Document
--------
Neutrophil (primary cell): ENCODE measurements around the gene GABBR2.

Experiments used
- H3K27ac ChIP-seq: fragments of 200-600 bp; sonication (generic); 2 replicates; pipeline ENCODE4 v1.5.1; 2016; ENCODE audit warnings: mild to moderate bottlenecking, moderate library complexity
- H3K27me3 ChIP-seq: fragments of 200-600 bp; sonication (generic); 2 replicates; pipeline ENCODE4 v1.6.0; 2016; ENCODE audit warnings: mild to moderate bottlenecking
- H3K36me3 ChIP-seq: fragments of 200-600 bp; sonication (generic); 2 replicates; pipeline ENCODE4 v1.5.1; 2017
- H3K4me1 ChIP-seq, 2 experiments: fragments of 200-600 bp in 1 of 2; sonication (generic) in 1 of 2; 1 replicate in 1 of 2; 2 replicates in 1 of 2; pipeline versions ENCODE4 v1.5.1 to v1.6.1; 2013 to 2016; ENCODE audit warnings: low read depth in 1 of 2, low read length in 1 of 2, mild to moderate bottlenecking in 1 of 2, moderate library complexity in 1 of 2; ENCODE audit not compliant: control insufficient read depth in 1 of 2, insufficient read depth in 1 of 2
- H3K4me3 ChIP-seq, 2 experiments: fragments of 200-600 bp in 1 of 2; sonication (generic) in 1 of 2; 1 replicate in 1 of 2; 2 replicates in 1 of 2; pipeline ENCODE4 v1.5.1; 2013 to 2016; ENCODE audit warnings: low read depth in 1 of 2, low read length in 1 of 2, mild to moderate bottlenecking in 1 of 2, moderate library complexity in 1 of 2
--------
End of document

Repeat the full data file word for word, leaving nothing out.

Neutrophil (primary cell): ENCODE measurements around the gene GABBR2.

Experiments used
- H3K27ac ChIP-seq: fragments of 200-600 bp; sonication (generic); 2 replicates; pipeline ENCODE4 v1.5.1; 2016; ENCODE audit warnings: mild to moderate bottlenecking, moderate library complexity
- H3K27me3 ChIP-seq: fragments of 200-600 bp; sonication (generic); 2 replicates; pipeline ENCODE4 v1.6.0; 2016; ENCODE audit warnings: mild to moderate bottlenecking
- H3K36me3 ChIP-seq: fragments of 200-600 bp; sonication (generic); 2 replicates; pipeline ENCODE4 v1.5.1; 2017
- H3K4me1 ChIP-seq, 2 experiments: fragments of 200-600 bp in 1 of 2; sonication (generic) in 1 of 2; 1 replicate in 1 of 2; 2 replicates in 1 of 2; pipeline versions ENCODE4 v1.5.1 to v1.6.1; 2013 to 2016; ENCODE audit warnings: low read depth in 1 of 2, low read length in 1 of 2, mild to moderate bottlenecking in 1 of 2, moderate library complexity in 1 of 2; ENCODE audit not compliant: control insufficient read depth in 1 of 2, insufficient read depth in 1 of 2
- H3K4me3 ChIP-seq, 2 experiments: fragments of 200-600 bp in 1 of 2; sonication (generic) in 1 of 2; 1 replicate in 1 of 2; 2 replicates in 1 of 2; pipeline ENCODE4 v1.5.1; 2013 to 2016; ENCODE audit warnings: low read depth in 1 of 2, low read length in 1 of 2, mild to moderate bottlenecking in 1 of 2, moderate library complexity in 1 of 2